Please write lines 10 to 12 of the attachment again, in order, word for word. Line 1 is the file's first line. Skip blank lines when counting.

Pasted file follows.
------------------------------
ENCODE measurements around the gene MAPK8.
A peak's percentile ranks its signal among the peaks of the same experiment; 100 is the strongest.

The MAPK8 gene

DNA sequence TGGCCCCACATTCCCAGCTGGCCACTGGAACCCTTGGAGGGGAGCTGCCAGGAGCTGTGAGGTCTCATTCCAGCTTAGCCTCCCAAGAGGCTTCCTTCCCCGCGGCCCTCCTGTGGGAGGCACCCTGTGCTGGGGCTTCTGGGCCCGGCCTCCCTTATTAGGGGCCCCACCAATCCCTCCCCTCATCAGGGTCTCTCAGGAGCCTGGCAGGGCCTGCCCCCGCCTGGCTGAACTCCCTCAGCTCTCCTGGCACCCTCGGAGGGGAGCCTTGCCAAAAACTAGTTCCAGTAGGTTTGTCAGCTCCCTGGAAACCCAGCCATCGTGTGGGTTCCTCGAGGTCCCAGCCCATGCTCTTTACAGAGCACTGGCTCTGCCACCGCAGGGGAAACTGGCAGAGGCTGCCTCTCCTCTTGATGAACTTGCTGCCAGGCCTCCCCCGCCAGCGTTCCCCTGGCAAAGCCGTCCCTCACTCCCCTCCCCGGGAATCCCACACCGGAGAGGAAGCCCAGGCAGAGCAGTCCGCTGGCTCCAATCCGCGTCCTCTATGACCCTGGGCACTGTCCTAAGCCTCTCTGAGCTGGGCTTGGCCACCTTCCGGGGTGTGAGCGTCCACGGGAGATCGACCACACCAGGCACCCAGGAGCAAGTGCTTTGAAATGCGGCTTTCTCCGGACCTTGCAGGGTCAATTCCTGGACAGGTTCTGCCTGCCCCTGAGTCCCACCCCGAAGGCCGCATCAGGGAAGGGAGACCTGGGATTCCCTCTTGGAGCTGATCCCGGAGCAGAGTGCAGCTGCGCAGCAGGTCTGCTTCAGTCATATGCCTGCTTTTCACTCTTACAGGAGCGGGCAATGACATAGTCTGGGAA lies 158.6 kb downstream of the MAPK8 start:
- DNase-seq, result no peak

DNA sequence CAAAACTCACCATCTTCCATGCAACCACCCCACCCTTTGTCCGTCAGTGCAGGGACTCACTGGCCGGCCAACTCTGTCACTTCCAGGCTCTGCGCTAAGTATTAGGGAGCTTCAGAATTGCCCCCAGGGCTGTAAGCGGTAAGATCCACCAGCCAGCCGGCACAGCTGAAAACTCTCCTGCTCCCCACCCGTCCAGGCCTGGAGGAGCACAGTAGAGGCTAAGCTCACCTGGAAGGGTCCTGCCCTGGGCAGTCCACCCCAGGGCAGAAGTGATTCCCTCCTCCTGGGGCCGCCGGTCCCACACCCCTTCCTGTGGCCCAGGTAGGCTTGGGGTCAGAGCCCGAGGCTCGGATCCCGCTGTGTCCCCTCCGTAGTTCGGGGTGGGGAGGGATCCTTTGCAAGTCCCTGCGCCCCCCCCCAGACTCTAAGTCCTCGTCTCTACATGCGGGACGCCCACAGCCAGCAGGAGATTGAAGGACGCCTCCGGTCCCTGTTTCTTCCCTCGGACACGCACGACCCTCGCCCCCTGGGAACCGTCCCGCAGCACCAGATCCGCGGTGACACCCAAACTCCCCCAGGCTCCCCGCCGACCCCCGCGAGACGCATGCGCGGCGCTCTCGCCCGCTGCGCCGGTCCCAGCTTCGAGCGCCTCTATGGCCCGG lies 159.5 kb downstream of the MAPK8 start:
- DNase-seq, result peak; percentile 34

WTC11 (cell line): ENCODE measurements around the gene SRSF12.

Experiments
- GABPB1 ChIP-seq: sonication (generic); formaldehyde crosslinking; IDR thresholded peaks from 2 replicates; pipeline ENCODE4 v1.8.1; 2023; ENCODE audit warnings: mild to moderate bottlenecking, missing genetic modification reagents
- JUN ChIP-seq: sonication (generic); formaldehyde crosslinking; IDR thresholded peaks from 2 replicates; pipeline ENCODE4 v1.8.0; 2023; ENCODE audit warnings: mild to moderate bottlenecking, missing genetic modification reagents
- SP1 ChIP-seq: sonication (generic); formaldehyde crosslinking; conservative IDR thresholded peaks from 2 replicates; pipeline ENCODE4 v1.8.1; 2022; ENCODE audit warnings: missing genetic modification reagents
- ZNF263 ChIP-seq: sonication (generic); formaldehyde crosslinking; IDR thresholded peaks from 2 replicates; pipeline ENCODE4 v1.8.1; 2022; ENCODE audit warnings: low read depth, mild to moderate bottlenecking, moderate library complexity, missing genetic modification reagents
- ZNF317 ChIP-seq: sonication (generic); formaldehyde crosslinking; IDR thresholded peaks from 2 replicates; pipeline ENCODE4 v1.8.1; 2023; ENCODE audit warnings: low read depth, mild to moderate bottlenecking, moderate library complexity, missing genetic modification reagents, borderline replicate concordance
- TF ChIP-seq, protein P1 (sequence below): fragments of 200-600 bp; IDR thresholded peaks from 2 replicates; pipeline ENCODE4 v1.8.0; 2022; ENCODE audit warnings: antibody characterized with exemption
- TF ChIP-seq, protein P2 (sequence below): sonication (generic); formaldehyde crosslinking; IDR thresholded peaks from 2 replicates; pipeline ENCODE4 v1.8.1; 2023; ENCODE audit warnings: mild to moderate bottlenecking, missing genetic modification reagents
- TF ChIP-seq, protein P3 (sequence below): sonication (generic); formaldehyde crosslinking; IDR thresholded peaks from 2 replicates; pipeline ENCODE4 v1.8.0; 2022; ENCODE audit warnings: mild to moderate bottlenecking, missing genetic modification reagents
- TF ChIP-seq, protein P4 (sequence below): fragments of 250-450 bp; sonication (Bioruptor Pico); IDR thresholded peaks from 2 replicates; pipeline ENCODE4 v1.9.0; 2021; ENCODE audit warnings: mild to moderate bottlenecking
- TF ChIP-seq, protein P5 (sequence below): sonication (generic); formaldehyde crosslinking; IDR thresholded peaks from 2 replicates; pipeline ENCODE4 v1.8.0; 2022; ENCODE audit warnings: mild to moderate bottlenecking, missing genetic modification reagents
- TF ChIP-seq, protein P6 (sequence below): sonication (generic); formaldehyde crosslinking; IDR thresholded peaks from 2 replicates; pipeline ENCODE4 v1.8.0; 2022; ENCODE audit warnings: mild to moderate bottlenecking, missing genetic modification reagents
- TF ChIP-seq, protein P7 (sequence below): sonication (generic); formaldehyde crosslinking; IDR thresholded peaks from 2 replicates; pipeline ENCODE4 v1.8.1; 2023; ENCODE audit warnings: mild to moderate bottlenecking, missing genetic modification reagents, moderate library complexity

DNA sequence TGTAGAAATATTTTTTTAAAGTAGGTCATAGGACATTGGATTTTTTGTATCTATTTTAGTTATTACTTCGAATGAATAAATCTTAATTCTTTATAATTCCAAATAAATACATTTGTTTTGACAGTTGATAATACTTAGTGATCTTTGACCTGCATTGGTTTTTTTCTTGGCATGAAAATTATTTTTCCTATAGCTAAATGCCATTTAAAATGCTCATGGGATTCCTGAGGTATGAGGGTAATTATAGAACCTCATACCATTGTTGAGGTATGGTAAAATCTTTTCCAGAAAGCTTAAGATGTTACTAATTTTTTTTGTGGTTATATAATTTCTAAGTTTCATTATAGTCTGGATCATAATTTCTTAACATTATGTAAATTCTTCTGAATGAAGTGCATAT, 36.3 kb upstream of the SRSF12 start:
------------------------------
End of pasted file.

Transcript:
- GABPB1 ChIP-seq: sonication (generic); formaldehyde crosslinking; IDR thresholded peaks from 2 replicates; pipeline ENCODE4 v1.8.1; 2023; ENCODE audit warnings: mild to moderate bottlenecking, missing genetic modification reagents
- JUN ChIP-seq: sonication (generic); formaldehyde crosslinking; IDR thresholded peaks from 2 replicates; pipeline ENCODE4 v1.8.0; 2023; ENCODE audit warnings: mild to moderate bottlenecking, missing genetic modification reagents
- SP1 ChIP-seq: sonication (generic); formaldehyde crosslinking; conservative IDR thresholded peaks from 2 replicates; pipeline ENCODE4 v1.8.1; 2022; ENCODE audit warnings: missing genetic modification reagents